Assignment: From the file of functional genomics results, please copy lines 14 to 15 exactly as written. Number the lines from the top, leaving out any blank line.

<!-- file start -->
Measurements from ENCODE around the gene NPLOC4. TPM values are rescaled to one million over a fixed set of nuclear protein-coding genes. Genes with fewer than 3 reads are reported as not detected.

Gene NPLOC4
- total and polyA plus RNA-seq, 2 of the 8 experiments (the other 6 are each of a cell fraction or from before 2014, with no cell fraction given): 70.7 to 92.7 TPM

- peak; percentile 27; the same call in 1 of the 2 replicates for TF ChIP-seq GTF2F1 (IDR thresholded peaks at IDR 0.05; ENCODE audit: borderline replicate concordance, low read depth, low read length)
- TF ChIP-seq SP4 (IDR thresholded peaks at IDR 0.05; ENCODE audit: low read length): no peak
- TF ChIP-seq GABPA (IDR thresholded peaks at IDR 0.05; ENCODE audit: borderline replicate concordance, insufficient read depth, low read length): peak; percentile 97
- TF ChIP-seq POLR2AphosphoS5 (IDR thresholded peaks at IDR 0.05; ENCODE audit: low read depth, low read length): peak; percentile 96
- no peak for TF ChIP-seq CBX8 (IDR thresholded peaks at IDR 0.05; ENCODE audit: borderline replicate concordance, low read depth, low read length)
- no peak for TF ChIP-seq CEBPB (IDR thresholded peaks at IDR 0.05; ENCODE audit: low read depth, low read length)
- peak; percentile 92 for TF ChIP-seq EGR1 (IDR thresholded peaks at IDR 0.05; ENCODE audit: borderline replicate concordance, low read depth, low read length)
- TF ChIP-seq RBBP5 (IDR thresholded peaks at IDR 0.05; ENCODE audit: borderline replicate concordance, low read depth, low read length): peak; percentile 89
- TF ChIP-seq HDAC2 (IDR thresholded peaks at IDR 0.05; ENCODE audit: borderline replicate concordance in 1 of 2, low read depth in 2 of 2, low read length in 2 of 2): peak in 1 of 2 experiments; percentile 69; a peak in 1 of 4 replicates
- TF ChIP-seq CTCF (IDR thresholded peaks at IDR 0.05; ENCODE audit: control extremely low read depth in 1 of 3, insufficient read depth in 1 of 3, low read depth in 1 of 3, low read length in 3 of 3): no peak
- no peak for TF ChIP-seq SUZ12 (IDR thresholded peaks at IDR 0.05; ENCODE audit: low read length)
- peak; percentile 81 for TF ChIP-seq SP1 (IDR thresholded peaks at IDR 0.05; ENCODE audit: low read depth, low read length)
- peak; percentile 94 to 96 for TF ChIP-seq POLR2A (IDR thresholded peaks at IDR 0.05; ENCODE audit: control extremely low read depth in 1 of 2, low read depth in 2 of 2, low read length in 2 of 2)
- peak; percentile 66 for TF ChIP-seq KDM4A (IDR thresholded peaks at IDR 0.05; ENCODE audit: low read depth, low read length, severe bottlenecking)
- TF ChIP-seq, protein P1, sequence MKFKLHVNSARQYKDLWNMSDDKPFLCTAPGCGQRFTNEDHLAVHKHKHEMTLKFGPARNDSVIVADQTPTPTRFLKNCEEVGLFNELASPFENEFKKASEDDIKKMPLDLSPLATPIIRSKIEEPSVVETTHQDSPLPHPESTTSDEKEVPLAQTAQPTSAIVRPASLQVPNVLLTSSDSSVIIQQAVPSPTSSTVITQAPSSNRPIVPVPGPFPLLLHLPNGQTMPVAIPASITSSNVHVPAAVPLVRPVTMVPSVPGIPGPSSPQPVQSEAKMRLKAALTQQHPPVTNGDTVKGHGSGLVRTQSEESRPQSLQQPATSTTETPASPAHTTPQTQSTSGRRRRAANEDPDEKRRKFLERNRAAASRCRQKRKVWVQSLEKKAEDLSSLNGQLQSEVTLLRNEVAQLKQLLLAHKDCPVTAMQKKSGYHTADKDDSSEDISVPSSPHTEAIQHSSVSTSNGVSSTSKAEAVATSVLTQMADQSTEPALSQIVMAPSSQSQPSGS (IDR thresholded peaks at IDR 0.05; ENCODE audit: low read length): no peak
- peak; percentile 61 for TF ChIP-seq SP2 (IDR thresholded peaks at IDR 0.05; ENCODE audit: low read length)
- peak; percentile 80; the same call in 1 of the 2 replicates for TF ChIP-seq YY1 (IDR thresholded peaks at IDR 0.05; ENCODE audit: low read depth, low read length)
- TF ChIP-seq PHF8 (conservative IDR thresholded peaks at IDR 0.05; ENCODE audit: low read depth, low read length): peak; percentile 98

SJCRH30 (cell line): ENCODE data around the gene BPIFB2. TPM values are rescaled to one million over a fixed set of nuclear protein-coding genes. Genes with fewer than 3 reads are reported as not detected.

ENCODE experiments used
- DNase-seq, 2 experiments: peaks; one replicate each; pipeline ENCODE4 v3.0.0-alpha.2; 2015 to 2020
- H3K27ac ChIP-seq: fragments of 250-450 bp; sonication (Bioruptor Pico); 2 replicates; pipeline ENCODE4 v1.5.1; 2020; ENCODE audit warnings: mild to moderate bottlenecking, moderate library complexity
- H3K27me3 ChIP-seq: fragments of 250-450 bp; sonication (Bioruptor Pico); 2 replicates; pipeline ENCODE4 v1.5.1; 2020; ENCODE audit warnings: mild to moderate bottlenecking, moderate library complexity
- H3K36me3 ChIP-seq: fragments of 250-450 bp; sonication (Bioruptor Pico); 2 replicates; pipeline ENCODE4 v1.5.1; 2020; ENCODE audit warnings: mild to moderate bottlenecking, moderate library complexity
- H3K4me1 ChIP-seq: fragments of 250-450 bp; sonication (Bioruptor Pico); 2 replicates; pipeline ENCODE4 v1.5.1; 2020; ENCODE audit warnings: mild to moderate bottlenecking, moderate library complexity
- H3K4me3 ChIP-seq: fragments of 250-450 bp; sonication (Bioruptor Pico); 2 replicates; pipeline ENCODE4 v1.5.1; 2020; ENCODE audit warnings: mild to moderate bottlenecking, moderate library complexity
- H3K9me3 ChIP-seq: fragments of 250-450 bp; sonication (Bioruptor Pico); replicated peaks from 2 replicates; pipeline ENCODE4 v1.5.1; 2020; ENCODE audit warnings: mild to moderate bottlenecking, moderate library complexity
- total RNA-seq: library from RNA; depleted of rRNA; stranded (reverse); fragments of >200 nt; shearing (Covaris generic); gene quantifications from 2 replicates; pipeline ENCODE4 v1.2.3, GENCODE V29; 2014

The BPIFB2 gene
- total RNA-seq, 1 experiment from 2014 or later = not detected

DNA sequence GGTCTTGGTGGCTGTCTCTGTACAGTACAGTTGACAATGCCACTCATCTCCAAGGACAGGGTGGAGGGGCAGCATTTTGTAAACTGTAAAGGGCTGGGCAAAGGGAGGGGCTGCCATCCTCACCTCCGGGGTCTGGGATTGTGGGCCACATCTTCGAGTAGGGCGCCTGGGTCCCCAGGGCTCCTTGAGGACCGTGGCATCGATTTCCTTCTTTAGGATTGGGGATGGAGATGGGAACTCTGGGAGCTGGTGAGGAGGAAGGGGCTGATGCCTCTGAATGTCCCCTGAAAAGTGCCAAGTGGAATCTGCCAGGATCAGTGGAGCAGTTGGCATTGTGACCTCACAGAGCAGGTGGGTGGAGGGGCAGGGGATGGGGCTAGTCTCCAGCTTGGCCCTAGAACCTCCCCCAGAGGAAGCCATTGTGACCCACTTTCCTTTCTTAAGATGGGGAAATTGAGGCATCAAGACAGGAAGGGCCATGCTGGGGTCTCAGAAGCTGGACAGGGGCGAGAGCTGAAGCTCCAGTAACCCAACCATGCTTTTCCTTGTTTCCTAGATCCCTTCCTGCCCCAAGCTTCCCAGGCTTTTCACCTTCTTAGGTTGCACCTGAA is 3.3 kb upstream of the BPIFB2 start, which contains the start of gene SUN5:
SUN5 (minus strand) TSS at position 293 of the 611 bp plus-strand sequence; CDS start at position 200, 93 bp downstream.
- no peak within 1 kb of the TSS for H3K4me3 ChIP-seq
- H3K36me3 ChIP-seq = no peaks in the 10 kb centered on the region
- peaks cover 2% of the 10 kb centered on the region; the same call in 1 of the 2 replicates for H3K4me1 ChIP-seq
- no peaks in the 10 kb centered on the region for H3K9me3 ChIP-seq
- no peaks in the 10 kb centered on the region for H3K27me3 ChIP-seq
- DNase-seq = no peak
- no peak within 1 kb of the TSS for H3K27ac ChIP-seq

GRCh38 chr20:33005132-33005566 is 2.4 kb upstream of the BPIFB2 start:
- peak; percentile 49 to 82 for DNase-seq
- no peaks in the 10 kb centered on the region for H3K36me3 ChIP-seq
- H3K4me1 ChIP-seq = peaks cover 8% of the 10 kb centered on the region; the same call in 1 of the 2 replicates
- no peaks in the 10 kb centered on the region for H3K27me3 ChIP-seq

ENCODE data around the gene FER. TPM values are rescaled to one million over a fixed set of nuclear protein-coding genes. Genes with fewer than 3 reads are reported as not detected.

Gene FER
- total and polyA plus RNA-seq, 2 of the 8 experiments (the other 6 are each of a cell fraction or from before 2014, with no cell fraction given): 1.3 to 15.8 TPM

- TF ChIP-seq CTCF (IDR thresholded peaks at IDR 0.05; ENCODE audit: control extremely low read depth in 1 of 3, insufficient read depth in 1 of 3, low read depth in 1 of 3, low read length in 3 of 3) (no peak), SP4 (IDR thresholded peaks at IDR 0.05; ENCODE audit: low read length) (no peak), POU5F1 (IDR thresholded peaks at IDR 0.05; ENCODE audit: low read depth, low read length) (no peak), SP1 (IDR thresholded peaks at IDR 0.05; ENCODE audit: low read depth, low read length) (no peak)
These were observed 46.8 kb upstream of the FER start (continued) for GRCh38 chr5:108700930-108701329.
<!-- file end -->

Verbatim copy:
- no peak for TF ChIP-seq SUZ12 (IDR thresholded peaks at IDR 0.05; ENCODE audit: low read length)
- peak; percentile 81 for TF ChIP-seq SP1 (IDR thresholded peaks at IDR 0.05; ENCODE audit: low read depth, low read length)